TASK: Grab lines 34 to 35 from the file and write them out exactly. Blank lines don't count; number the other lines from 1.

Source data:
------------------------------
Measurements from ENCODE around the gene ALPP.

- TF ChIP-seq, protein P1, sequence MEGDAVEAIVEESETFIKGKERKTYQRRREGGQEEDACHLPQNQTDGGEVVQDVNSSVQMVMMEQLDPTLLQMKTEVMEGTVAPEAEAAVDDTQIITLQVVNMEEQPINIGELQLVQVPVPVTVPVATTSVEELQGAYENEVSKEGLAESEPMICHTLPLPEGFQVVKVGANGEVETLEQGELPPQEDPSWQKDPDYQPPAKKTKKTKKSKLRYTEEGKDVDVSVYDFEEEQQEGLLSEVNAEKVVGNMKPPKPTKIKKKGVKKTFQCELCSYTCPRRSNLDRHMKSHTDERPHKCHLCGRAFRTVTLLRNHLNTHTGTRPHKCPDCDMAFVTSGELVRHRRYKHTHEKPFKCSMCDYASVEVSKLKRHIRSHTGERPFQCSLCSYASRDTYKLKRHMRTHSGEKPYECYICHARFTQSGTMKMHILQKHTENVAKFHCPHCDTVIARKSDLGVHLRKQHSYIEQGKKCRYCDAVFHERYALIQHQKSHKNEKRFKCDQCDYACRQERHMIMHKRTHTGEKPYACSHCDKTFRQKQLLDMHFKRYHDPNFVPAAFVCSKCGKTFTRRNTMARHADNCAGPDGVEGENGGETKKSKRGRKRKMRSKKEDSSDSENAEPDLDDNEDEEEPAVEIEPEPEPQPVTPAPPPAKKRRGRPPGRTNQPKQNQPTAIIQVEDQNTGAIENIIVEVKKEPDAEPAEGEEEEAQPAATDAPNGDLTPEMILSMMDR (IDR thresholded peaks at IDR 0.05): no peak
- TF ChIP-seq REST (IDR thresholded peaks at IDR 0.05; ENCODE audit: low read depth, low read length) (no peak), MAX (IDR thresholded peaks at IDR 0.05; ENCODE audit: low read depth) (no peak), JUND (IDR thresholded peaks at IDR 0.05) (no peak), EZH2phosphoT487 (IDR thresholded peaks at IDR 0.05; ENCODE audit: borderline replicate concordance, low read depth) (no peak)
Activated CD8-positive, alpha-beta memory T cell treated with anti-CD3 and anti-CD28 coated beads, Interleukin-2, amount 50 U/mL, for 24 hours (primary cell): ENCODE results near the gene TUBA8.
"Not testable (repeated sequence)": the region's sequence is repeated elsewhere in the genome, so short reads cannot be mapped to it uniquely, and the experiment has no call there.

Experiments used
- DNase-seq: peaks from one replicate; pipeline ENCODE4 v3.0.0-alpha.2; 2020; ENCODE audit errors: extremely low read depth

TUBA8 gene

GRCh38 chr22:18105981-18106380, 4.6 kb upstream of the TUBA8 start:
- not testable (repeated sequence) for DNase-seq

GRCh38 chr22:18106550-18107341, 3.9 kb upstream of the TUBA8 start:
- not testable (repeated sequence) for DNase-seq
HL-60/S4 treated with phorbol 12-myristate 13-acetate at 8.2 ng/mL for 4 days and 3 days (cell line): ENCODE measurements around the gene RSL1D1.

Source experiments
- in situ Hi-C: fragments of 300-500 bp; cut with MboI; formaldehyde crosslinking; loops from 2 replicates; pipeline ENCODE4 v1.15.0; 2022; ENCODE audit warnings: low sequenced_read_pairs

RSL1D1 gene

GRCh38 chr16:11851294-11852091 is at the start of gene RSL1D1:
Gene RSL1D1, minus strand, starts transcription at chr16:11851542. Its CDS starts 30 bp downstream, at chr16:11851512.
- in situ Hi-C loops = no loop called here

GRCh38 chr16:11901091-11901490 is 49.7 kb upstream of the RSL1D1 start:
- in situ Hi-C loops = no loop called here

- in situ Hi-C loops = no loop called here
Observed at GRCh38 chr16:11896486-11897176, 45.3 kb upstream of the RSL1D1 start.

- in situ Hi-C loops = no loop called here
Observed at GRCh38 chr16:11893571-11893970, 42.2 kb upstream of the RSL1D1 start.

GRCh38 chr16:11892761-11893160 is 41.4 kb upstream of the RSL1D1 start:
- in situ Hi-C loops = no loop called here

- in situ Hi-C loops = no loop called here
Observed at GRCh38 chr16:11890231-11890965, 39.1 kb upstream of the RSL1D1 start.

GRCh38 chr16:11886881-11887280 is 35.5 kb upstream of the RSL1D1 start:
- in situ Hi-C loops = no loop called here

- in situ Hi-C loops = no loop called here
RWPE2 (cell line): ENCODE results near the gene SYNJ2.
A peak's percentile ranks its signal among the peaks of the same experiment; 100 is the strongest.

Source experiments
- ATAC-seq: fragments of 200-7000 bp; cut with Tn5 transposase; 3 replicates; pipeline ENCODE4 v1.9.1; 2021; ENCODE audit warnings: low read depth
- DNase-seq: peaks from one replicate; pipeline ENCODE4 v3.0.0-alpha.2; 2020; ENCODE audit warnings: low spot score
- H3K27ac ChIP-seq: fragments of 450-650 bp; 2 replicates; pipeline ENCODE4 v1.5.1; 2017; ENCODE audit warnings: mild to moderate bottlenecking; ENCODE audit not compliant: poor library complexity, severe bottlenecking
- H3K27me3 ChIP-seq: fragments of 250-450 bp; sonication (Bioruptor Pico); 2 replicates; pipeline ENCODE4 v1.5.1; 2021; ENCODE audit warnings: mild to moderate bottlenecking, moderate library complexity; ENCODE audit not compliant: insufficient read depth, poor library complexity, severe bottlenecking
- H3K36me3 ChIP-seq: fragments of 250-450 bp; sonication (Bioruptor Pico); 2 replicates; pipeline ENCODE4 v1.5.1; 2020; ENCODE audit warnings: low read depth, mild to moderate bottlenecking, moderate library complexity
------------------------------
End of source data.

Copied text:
A peak's percentile ranks its signal among the peaks of the same experiment; 100 is the strongest.

Source experiments